Pretty soon, the big screen inside the stadium showed the team arriving, and they didn’t waste any time to get onto the pitch and soak in the atmosphere. Who enjoyed the most? I’d say it was Dirk Kuyt. He looked pretty relaxed on the bench, with even one legged propped up. “You’ll Never Walk Alone” was interspersed with both American and Malaysian pop tunes in the hours leading to kick off. At one point, the stadium was only half-filled, yet the words to “You’ll Never Walk Alone” was reverberating throughout.

Soon enough, the team began their warm up. I was alternating between taking shots of Daniel Agger stretching (quite fascinating, actually), Jay Spearing (I’m still guessing his height to this day) and taking photos of the crowd—the banners, the scarves, the shirts, and just how Bukit Jalil was dominantly red (Rajagopal’s request to wear blue in support of the Malaysia NT fell on deaf ears).

Before we knew it, it was already 5:45 p.m. Liverpool started with Jamie Carragher, Brad Jones, Raul Meireles, Daniel Agger, Conor Coady, John Flanagan, Jack Robinson, Charlie Adam, Jay Spearing, Joe Cole, and Andy Carroll.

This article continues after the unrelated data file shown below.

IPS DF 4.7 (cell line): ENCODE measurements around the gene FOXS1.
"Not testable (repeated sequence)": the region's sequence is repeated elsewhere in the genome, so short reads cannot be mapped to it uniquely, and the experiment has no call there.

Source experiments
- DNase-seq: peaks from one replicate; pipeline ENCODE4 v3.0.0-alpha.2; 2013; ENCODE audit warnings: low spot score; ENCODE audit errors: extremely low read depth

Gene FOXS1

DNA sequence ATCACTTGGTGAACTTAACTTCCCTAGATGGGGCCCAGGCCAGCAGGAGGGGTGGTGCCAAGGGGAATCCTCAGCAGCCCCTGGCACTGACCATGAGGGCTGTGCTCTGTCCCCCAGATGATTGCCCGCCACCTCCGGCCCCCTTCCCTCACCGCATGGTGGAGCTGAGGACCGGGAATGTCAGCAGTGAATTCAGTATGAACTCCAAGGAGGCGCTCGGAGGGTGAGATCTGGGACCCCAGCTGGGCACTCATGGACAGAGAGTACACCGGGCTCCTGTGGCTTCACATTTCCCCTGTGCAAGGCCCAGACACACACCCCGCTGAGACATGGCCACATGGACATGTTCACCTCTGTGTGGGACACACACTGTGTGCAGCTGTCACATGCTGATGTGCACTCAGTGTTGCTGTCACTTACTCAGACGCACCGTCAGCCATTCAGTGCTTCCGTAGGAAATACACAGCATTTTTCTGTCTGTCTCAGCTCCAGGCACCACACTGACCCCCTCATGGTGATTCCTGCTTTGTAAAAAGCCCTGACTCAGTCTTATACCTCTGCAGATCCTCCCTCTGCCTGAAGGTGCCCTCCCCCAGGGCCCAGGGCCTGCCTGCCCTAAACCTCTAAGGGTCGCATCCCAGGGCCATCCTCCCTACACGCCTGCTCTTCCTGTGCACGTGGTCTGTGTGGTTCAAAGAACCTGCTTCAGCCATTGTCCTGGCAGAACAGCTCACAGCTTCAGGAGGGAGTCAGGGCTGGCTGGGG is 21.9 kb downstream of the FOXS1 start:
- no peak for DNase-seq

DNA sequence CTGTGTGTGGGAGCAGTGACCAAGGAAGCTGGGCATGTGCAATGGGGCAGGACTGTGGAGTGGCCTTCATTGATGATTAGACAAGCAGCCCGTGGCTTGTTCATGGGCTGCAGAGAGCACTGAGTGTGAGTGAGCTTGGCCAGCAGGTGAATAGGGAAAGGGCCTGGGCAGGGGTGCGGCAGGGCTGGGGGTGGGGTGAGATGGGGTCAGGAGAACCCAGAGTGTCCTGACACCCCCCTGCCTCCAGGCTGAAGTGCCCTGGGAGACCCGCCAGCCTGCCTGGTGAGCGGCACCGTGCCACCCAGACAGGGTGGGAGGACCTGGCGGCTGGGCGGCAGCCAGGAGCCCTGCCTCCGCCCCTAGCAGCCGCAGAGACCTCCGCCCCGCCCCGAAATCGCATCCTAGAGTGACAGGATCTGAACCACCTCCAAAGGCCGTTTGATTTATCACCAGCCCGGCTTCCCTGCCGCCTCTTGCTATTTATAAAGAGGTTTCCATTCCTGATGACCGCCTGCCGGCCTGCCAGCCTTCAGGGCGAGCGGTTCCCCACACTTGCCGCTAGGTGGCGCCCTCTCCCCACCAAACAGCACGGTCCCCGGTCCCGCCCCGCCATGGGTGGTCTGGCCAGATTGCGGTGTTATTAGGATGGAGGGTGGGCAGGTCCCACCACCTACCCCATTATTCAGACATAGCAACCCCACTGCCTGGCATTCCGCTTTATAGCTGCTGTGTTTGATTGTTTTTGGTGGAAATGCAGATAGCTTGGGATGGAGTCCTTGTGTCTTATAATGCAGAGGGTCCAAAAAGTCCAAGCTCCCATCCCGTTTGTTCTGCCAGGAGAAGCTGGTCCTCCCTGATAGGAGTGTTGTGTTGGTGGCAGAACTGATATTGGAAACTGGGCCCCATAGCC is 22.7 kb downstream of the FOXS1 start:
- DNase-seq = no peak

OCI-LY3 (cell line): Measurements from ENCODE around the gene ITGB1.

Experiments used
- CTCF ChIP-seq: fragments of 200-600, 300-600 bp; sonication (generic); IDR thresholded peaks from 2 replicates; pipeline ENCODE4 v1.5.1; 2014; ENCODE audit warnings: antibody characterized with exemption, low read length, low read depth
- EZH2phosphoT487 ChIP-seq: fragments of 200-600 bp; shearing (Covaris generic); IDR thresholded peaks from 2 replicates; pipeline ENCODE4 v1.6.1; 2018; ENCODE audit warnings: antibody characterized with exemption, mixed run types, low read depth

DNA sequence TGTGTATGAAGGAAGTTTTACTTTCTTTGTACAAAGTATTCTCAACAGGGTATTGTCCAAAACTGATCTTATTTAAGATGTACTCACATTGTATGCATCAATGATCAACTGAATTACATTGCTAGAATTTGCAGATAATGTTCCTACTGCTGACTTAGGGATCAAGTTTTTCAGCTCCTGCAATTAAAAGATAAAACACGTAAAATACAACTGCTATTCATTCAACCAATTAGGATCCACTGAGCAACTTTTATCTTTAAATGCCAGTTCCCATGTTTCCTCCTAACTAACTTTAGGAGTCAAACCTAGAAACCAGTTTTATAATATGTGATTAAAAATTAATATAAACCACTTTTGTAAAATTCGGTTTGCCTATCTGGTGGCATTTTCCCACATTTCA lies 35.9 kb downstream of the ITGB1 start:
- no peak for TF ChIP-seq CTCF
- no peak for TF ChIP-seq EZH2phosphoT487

Joe Cole was only somewhat impressive during training. When it’s an actual match, oh lord, he is the dead end when it comes to attacking. Raul and Carroll seemed sluggish to me. Charlie Adam was impressive in the first half—apart from scoring the first goal of the match off a penalty kick, he did seem like the general among 11 men. Malaysia, however, equalized toward the end of the first half from a brilliant free kick. Boy, the drumbeats of the NT’s boosters sure were loud and clear—and they had a simple, fierce cheer to boot.

The second half was definitely much better, with David N’gog scoring a pair of goals for Liverpool in a span of one minute (all together now: He’s alive!). However, someone should tell Jonjo Shelvey that he’s not the next Steven Gerrard—I have no idea what the hell was up with his free kicks. Martin Kelly was not having the best of days either.

Maxi Rodriguez would soon get on the scoreboard himself, off another pass from Insua (who also assisted N’gog’s first goal). Malaysia would soon respond with two quick goals, off defensive lapses from Liverpool. Following that, Maxi scored another goal off a cross from Dirk Kuyt (quality human being right there), who scored the final goal for Liverpool himself. It was definitely the midfield that made the difference in the second half—Kuyt was his usual hardworking self and Alberto Aquilani (the stadium announcer pronounced his name as “Aqualini”) was just silky smooth in his passing.